Economics Nanny State Politics

Auto Lobby Using Internet Piracy Laws to Outlaw Working on Your Own Car

According to GM, Ford, and a slew of other American car companies which we will collectively refer to as Big Auto, you should not be allowed to tinker with your own car. Why? Because cars have become such advanced pieces of computing wizardry that they can be copyright protected under the Digital Millennium Copyright Act from any but “authorized” manipulation:

It’s called the Digital Millennium Copyright Act (DMCA). It’s been around since 2000 and started as anti-Internet piracy legislation. But automakers want to use it to try and make working on your own car illegal. Yes, illegal. The general premise is that unlike cars of the past, today’s vehicles are so advanced and use such a large amount of software and coding in their general makeup, altering said code could be dangerous and possibly even malicious.

Listing the vehicle as a “mobile computing device,” the law would hypothetically protect automakers from pesky owners looking to alter any sort of technology in the vehicle that relates to the onboard computer. Flashing your ECU would be a big no no, which could also lead to all sorts of problems for aftermarket shops.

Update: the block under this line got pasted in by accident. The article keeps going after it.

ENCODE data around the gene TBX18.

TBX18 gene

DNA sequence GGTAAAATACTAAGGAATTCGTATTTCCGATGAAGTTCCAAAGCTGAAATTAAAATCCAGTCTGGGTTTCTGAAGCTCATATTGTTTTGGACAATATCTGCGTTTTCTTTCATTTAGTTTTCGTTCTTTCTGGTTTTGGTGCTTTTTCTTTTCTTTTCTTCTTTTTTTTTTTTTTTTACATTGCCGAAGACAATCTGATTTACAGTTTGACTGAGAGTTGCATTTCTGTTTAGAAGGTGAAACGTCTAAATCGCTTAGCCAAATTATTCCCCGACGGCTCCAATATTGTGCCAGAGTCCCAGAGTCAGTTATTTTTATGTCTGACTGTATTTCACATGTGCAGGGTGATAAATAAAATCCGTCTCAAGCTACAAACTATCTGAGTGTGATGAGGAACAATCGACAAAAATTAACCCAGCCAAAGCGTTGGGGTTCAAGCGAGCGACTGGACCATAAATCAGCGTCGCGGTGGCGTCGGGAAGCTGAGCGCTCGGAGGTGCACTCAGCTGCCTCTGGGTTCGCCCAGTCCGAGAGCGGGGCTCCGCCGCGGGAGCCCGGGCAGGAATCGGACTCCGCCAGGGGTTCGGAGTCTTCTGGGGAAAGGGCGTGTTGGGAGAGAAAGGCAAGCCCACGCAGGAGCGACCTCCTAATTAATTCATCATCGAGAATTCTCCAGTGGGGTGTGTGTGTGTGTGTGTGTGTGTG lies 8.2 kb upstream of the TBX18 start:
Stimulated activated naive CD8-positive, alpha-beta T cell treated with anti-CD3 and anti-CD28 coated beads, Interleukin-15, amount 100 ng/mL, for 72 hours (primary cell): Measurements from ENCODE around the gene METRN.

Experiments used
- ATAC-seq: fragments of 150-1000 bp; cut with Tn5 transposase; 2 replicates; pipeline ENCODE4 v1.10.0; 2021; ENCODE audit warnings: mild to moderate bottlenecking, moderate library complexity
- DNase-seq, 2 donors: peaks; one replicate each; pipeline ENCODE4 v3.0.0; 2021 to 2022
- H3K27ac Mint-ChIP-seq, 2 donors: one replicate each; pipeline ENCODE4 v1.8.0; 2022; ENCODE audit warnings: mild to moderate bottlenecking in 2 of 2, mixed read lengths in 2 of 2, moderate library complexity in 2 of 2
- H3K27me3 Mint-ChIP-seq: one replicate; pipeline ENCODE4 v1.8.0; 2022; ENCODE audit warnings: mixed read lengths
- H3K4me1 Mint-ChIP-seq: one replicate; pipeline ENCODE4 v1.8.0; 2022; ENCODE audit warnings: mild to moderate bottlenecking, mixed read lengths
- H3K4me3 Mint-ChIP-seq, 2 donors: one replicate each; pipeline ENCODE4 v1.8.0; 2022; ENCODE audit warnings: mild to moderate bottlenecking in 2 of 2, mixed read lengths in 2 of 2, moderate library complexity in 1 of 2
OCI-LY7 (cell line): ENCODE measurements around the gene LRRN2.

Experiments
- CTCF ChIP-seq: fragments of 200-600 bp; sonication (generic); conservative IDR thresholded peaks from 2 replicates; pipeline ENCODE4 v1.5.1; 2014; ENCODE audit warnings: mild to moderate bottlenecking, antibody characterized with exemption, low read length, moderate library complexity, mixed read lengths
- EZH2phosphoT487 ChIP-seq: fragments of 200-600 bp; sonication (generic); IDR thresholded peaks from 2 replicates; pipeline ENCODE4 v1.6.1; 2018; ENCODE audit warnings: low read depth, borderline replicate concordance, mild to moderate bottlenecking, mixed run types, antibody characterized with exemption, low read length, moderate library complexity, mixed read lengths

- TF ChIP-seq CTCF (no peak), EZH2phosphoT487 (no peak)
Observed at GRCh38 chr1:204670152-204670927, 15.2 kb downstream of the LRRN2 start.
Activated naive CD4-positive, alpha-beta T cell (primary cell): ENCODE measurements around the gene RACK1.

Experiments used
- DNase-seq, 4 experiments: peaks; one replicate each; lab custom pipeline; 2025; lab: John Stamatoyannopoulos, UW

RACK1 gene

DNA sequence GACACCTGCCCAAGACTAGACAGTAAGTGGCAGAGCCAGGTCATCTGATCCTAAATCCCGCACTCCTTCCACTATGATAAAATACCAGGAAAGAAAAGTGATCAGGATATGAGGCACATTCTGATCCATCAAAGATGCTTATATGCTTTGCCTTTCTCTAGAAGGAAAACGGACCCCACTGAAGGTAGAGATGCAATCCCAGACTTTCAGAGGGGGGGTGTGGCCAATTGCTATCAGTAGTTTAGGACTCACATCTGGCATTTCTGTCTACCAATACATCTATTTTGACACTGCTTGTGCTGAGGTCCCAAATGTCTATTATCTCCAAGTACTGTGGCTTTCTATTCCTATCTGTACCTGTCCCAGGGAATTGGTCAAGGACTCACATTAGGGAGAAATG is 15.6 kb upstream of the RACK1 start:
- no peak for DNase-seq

A “mobile computing device”? Oh my. It should also be of great interest that the one company which might have some legitimate claim to a fully computerized car—Tesla Motors—wants no part of this legislation. Tesla has also released all of their patents into the creative commons, so it doesn’t come as that much of a surprise that they would reject applying the DMCA in this way.

DMCA CarBut guess which company is really jazzed about the DMCA ruling: John Deere. That’s right. The tractor company. And you know what they are most concerned about? That if people tampered with the computer inside a John Deere tractor, they might be able to pirate music. I’m as incredulous as you are. Is this an Onion article?

Big Auto, in fact “Big” Anything, has always been resistant to change. I get that. They want to protect their assets. But this is ridiculous and counter-productive. The people in this country most likely to tinker with their own cars are those who are most enthusiastic about cars. If American automakers forbid them from exercising ownership over property they purchased, I imagine they will just purchase someone else’s product. I’m sure that will do wonders for the already struggling American auto industry.

The views expressed in this opinion article are solely those of their author and are not necessarily either shared or endorsed by EagleRising.com


About the author

Michael Minkoff

Michael Minkoff writes, edits, and typesets from his office in Powder Springs, Georgia. He honestly does not prefer writing about politics, but he sincerely hopes you enjoy reading about it. He also wonders why he is typing this in the third person.

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